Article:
Bulletproof, a British cop show produced by cable channel Sky, is now on The CW in the US, a year after it premiered in the UK. On the surface, it looks like a generic cop show but when you dig at it, it becomes something much stranger.
The show was created by stars Noel Clarke and Ashley Walters, with genre filmmaker Nick Love recruited as co-creator and writer and director. Both Clarke and Walters are actors in demand, and both have appeared on Doctor Who in the past. Clarke has also become an award-winning writer, producer and director over the years.
The show's plot is utterly generic. We've seen all of these tropes before in 70's and 80's cop shows. It doesn't do anything new or surprising with the genre. On the surface, it feels no different from recent US cop shows like Lethal Weapon or L.A.'s Finest. The difference is you get the strong feeling that Clarke, Walters and Love absolutely, unapologetically love the genre.
Buddy Cop Clichés, Ahoy!
Clarke and Walters both declared their love for buddy cop movies like Lethal Weapon and Bad Boys. You get the feeling they just really, really wanted to play cops and robbers, running around with guns on the streets of London. The show relishes every single cop show cliché you can think of – the dead witness, the shootouts, the car chases, betrayals, mildly angsty cops going on the edge tropes. They love every moment of bromance banter, every chance they get to pose with guns. Nick Love, a fairly talented director of crime and gangster movies, shows no interest in anything deeper than filming shootouts and car chases that define the genre… and all on a small British TV budget.
They even keep the unreconstructed sexism of old cops shows. Girlfriends and wives are just there to prop up the heroes. There's also a lot of fridging. The pilot features a hapless female informant getting killed within minutes just so the heroes can get mad and go after her killers. Another girlfriend gets fridged in naked emotional manipulation. Of course, Walter's wife has to be taken hostage to up the stakes.
This is a show with a lot of over-qualified talent punching below their weight.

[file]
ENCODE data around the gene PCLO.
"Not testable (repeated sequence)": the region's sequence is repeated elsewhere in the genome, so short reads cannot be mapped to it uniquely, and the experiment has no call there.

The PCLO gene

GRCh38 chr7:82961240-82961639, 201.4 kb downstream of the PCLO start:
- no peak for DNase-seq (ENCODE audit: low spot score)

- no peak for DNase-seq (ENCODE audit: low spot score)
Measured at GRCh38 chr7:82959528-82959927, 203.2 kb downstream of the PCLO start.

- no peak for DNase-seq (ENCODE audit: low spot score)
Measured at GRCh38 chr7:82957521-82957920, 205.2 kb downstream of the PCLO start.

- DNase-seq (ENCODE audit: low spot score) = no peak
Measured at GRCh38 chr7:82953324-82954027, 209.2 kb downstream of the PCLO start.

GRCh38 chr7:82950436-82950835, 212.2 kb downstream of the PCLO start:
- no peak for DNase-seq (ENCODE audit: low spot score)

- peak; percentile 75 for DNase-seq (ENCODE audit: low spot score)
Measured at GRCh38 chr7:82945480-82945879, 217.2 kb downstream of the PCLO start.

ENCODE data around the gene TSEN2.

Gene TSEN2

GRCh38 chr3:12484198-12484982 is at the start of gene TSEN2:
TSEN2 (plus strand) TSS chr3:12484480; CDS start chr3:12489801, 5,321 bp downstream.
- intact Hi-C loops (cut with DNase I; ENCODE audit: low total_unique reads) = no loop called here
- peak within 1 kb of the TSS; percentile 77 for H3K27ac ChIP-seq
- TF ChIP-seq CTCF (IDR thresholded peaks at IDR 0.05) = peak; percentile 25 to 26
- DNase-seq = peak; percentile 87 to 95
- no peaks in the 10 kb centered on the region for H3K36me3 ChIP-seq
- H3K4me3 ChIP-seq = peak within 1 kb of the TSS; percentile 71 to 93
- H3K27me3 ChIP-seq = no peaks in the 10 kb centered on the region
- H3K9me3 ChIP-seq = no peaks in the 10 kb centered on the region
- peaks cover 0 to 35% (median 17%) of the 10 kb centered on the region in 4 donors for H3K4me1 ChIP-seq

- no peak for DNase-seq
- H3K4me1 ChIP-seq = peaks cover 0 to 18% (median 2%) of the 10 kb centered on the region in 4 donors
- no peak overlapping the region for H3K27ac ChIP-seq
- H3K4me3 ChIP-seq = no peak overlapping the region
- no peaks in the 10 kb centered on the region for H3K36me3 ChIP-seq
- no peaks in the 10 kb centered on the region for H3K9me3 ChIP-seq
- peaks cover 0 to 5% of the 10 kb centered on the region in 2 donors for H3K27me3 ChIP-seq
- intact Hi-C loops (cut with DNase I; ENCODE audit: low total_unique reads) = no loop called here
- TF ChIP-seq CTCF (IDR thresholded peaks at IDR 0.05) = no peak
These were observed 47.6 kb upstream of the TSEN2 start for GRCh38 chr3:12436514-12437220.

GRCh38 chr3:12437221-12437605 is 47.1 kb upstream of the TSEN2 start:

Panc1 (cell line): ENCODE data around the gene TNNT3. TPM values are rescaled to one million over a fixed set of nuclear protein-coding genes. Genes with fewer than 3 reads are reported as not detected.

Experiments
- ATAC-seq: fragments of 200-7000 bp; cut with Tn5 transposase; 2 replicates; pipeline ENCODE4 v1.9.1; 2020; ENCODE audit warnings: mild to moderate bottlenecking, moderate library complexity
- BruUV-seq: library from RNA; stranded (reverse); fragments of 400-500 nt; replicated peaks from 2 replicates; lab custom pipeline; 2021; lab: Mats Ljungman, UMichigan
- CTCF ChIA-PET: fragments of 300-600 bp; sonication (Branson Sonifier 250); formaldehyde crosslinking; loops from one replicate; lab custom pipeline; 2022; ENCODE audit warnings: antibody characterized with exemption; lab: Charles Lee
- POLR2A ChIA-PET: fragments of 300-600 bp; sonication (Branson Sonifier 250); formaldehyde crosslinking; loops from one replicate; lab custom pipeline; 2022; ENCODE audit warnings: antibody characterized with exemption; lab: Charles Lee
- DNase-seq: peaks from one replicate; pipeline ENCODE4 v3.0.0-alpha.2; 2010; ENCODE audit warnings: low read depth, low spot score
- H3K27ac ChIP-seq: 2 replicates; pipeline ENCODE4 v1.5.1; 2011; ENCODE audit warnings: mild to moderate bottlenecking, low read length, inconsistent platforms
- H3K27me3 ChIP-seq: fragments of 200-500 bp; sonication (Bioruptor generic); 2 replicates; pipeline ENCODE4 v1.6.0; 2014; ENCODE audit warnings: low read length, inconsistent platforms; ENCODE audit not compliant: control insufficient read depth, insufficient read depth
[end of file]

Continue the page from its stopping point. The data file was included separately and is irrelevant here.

The show has geek credentials behind the scenes: both Clarke and Walters have appeared on Doctor Who. Fans will remember Clarke played Rose Tyler's boyfriend Mickey Smith. Walters guest-starred as a space scavenger in the 7th series with the 13th Doctor (Peter Capaldi) and Clara (Jenna Coleman). Lashanna Lynch plays Walters' wife here and she went on to play Maria Rambeau in Captain Marvel. Clarke Peters, best known for playing Lester Freamon on The Wire, plays Walters' senior cop father.
So Much London
There's a surreal dissonance in cops running around South London waving guns and getting into shootouts in ways that never, ever happen in real life. Same goes for the car chases that Love stages with so much relish. This is because this stuff doesn't happen in London. Cops do not carry guns in the UK except special armed units. If you know how narrow the streets are in London, you'll know how hard it is to have high-speed car chases there. The show picks some of the ugliest parts of South London to film in, which stands in surreal contrast to the glamour of Miami or Los Angeles.
The most interesting parts of the show don't actually have anything to do with the generic cop show tropes. It's the bits of London culture that surround the show. The vibe of Clarke and Walters, the mundanity of South London and the theme song are very London. The drum & bass blues rhythms of "All Goes Wrong" by Chase & Status are a uniquely London sound that you don't hear in US pop music. Its music video reveals the preoccupations of London Lad Culture whose absence I notice when I'm not in the UK. It might as well be in the same universe as the show.
The show is odd for The CW, but summer programming on US TV often gets odd and obscure. If you love Bulletproof, good news! Sky has renewed it in the UK.